For performance automotive enthusiasts, lowering your car to improve the looks and handling is one of the first things most people do. The same holds true for 2016 Camaro owners, but until recently, there have been no lowering spring or suspension options available for the sixth iteration of Chevrolet’s Camaro.
Enter BMR Suspension. The Seffner, Florida suspension manufacturer has been hard at work developing performance parts to improve the newly redesigned Camaro.
Chris Vander Galien of Riverview, Florida is an avid automotive enthusiast and 2016 Camaro owner. He recently traded in his modded 2013 Camaro for the lighter, more refined sixth-gen as soon as it was available. Vander Galien picked up a highly optioned 2SS version, and like many, has been patiently waiting for performance parts to hit the market.
Over the past few weeks, BMR has released a slew of new parts for the 2016 Camaro chassis and rear suspension, listing more than 25 new part numbers for its products. The company also tells us it has between 10 and 20 more that should be available soon.
When Vander Galien offered us the opportunity to follow along as he started upgrading his Camaro, we jumped at the chance. The first thing he wanted was a lower, more aggressive stance, and BMR Suspension’s Street Performance lowering springs (PN SP041) fit the bill perfectly. This set of springs drops the front end 3/4 inch and the rearend one inch. This not only lowers the car, it levels it as well, giving it even and aggressive wheels gaps. The springs also have a higher spring rate, which reduces body roll in the turns.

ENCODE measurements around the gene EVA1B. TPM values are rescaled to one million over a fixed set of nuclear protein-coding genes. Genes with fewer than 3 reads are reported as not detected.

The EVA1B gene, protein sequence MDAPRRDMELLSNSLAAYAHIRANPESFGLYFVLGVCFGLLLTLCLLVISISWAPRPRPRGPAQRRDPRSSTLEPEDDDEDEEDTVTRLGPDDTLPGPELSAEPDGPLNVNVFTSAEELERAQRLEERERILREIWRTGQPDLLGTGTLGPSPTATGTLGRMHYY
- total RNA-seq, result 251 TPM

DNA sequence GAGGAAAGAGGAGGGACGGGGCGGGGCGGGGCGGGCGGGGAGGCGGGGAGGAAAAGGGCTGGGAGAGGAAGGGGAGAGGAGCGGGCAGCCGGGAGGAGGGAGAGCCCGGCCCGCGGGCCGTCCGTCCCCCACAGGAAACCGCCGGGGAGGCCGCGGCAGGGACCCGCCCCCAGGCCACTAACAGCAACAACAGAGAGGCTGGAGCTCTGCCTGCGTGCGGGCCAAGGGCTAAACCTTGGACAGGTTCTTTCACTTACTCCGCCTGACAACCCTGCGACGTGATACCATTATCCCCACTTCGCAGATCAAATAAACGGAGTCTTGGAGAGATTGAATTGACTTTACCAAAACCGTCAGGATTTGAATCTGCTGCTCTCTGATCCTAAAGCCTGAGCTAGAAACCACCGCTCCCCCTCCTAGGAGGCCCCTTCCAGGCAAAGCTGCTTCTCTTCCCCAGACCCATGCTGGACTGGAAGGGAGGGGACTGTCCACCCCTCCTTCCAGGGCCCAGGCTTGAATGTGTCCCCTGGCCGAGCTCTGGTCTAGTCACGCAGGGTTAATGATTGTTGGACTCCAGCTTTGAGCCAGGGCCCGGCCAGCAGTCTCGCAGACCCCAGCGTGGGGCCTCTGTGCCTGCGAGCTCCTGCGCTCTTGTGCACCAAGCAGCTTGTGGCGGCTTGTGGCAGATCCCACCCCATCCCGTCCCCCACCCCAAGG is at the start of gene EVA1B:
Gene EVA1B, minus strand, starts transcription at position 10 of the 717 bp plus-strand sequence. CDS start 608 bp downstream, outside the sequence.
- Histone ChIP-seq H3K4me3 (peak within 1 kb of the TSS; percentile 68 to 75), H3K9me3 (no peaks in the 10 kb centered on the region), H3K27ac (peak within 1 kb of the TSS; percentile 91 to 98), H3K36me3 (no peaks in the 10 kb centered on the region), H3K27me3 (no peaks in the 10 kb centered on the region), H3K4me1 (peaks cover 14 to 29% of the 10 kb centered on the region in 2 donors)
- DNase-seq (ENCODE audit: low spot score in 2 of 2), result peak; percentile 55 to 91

The factory front springs have a 140 lb/in spring rate, while the BMR fronts check in at 175 lb/in. BMR’s rear springs are a dual-rate design and feature a 380 lb/in and 640 lb/in rate. The softer rate allows for the shorter spring to stay seated while the heavier rate is the working rate of the spring and supports the vehicle.
I love the way my car looks now. It turns a lot of heads! – Chris Vander Galien
The factory sway bars were also pulled in favor of a set of adjustable BMR units. While the stock pieces do a good job of controlling body roll, BMR designs its sway bars around the rates of the lowering springs. The adjustable sway bars (PN SB052) feature three positions, allowing you to use them for any form of performance driving. The adjustability on the front and rear sway bars also allows owners to change the positions and rates to balance the under and oversteer of the car. The bars are cold formed from 1.25-inch, 0.188-inch wall tubing.
The bars are cold formed from 1.25-inch, 0.188-inch wall tubing. This super-strong material adds a considerable amount of rigidity over the factory units. The bar’s stiffness is adjustable by selecting one of three mounting positions at the end of the lever arms (the furthest in being the most rigid, and the furthest out being the most compliant). The front bar features 596 in-lb, 702 in-lb, and 840 in-lb, providing 150, 177, and 212 percent increases in stiffness over the factory 397 in-lb sway bar rate. The rear bar features 300, 342, and 395 in-lb rates, providing a 178, 202, and 234 percent increase over the factory 169 in-lb sway bar rate.